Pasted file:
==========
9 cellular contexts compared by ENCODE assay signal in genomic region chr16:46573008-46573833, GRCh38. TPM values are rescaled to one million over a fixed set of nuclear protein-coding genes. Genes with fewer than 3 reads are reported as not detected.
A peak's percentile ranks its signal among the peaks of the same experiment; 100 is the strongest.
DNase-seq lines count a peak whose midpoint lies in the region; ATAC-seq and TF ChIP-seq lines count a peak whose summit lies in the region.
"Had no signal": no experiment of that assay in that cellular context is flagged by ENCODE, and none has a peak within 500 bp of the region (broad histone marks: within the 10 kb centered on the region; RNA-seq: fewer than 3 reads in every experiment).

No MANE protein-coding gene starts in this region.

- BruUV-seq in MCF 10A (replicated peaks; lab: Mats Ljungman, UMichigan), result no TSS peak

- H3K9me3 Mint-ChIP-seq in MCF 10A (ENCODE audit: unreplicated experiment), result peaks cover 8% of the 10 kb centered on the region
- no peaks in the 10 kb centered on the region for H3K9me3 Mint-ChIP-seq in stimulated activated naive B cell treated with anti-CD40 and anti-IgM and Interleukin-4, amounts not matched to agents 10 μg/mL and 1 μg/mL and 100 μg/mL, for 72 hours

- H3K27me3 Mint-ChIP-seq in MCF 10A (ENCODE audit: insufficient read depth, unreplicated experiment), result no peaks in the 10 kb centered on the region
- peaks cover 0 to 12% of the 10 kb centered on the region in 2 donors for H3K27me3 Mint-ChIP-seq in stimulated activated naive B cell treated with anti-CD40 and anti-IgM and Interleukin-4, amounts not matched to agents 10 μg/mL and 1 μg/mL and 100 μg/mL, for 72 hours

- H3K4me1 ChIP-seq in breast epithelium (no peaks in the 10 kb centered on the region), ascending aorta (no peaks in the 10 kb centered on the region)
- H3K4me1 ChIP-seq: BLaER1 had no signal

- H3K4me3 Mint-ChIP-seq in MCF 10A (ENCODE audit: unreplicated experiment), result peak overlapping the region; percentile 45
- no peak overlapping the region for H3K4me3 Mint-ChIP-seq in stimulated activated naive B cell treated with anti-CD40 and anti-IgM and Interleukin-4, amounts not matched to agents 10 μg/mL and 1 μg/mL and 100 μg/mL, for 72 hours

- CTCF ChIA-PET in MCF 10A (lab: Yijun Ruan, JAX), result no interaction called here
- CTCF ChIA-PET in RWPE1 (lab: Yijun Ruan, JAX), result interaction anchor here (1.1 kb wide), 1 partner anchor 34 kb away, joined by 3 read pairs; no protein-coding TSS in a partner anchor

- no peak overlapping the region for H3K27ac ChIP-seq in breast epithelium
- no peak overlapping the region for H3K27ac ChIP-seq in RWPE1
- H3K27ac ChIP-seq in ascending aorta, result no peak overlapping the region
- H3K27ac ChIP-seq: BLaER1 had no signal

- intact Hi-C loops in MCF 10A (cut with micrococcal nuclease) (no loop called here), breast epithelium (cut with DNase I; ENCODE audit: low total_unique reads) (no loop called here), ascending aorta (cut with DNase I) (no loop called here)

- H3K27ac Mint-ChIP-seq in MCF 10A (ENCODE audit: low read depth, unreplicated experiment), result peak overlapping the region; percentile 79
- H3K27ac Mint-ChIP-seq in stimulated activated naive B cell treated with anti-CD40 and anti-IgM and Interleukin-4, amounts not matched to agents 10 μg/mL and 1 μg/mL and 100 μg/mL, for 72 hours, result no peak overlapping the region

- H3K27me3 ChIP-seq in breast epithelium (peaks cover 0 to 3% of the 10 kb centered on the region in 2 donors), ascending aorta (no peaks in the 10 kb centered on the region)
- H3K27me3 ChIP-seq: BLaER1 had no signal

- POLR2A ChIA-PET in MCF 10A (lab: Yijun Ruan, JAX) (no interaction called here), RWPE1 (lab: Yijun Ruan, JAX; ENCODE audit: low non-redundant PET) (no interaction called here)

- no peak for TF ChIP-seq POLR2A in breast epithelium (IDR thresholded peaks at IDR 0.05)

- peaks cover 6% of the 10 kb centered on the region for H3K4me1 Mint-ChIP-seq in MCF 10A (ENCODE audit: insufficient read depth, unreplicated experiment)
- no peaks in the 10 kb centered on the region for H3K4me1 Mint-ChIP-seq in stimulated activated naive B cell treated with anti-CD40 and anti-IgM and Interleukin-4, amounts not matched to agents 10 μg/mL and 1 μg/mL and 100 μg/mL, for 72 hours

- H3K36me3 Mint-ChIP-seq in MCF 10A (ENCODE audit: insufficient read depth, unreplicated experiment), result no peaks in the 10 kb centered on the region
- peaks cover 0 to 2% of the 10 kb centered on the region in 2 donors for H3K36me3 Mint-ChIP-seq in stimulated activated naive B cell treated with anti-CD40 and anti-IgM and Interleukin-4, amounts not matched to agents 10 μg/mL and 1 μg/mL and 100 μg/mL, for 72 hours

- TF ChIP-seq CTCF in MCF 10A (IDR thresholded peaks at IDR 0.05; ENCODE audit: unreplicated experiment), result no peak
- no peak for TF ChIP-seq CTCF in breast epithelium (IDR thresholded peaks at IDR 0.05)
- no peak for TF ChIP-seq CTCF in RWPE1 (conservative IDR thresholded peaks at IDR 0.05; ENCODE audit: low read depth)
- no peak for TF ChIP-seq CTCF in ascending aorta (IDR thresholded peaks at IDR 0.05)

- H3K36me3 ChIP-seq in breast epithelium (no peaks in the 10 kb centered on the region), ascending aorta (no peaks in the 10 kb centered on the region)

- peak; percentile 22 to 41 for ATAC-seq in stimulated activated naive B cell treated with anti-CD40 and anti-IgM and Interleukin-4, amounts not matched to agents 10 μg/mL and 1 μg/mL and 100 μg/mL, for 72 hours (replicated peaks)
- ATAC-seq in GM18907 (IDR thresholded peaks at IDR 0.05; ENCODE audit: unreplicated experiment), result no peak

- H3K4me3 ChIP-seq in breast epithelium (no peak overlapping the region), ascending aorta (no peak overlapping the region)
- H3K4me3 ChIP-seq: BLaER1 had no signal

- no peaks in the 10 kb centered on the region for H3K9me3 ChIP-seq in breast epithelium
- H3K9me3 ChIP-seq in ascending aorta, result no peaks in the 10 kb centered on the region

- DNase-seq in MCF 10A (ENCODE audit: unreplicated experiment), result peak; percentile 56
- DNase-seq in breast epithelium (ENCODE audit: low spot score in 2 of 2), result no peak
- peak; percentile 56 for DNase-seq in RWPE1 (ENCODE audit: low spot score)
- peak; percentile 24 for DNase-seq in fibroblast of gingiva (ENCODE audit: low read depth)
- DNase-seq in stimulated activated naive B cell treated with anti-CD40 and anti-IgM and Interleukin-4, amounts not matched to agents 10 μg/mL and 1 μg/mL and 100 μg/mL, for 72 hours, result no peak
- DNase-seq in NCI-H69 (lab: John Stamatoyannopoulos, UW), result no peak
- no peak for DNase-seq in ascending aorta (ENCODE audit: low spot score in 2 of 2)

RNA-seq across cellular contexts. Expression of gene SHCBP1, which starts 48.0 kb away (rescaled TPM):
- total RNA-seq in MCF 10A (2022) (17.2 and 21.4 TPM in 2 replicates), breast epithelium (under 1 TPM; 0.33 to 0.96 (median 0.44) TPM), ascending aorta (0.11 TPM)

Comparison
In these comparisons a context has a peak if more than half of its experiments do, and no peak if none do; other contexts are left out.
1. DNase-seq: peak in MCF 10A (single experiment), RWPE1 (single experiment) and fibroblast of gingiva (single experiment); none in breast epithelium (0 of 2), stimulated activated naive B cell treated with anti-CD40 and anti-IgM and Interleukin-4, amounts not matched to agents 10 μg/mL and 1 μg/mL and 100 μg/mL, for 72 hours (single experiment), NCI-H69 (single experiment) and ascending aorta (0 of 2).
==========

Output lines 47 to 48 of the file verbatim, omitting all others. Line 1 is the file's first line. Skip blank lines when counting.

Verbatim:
- DNase-seq in stimulated activated naive B cell treated with anti-CD40 and anti-IgM and Interleukin-4, amounts not matched to agents 10 μg/mL and 1 μg/mL and 100 μg/mL, for 72 hours, result no peak
- DNase-seq in NCI-H69 (lab: John Stamatoyannopoulos, UW), result no peak